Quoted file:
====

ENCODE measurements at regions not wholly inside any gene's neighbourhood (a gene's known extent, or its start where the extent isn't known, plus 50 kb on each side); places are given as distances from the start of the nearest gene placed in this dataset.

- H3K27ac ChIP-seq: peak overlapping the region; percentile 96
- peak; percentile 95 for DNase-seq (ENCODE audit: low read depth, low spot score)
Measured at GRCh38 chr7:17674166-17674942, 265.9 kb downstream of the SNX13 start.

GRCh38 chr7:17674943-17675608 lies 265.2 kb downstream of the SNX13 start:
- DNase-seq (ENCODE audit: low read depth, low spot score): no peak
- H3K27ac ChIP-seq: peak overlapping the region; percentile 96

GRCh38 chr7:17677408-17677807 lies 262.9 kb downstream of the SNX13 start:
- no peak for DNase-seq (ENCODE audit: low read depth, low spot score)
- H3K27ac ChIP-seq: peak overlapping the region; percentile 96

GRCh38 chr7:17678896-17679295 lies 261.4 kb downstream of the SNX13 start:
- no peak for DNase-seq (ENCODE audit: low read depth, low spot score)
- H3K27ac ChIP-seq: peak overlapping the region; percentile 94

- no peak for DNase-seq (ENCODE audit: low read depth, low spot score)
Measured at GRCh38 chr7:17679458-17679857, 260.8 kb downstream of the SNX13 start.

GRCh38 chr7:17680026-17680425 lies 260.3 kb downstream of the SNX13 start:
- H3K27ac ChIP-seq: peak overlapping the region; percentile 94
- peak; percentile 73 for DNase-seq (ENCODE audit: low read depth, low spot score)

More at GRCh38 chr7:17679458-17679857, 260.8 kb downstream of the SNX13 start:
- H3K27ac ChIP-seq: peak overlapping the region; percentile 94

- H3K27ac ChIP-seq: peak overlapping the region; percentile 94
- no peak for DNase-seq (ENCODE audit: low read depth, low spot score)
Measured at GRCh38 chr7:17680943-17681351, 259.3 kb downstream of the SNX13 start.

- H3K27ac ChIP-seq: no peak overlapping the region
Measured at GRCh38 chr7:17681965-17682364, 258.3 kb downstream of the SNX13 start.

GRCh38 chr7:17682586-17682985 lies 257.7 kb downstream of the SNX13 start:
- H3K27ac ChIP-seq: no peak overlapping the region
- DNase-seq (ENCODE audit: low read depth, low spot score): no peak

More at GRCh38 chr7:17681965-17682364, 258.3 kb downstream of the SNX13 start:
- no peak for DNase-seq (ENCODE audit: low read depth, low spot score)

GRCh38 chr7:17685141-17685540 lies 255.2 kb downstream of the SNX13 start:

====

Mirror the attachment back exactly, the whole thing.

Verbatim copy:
ENCODE measurements at regions not wholly inside any gene's neighbourhood (a gene's known extent, or its start where the extent isn't known, plus 50 kb on each side); places are given as distances from the start of the nearest gene placed in this dataset.

- H3K27ac ChIP-seq: peak overlapping the region; percentile 96
- peak; percentile 95 for DNase-seq (ENCODE audit: low read depth, low spot score)
Measured at GRCh38 chr7:17674166-17674942, 265.9 kb downstream of the SNX13 start.

GRCh38 chr7:17674943-17675608 lies 265.2 kb downstream of the SNX13 start:
- DNase-seq (ENCODE audit: low read depth, low spot score): no peak
- H3K27ac ChIP-seq: peak overlapping the region; percentile 96

GRCh38 chr7:17677408-17677807 lies 262.9 kb downstream of the SNX13 start:
- no peak for DNase-seq (ENCODE audit: low read depth, low spot score)
- H3K27ac ChIP-seq: peak overlapping the region; percentile 96

GRCh38 chr7:17678896-17679295 lies 261.4 kb downstream of the SNX13 start:
- no peak for DNase-seq (ENCODE audit: low read depth, low spot score)
- H3K27ac ChIP-seq: peak overlapping the region; percentile 94

- no peak for DNase-seq (ENCODE audit: low read depth, low spot score)
Measured at GRCh38 chr7:17679458-17679857, 260.8 kb downstream of the SNX13 start.

GRCh38 chr7:17680026-17680425 lies 260.3 kb downstream of the SNX13 start:
- H3K27ac ChIP-seq: peak overlapping the region; percentile 94
- peak; percentile 73 for DNase-seq (ENCODE audit: low read depth, low spot score)

More at GRCh38 chr7:17679458-17679857, 260.8 kb downstream of the SNX13 start:
- H3K27ac ChIP-seq: peak overlapping the region; percentile 94

- H3K27ac ChIP-seq: peak overlapping the region; percentile 94
- no peak for DNase-seq (ENCODE audit: low read depth, low spot score)
Measured at GRCh38 chr7:17680943-17681351, 259.3 kb downstream of the SNX13 start.

- H3K27ac ChIP-seq: no peak overlapping the region
Measured at GRCh38 chr7:17681965-17682364, 258.3 kb downstream of the SNX13 start.

GRCh38 chr7:17682586-17682985 lies 257.7 kb downstream of the SNX13 start:
- H3K27ac ChIP-seq: no peak overlapping the region
- DNase-seq (ENCODE audit: low read depth, low spot score): no peak

More at GRCh38 chr7:17681965-17682364, 258.3 kb downstream of the SNX13 start:
- no peak for DNase-seq (ENCODE audit: low read depth, low spot score)

GRCh38 chr7:17685141-17685540 lies 255.2 kb downstream of the SNX13 start: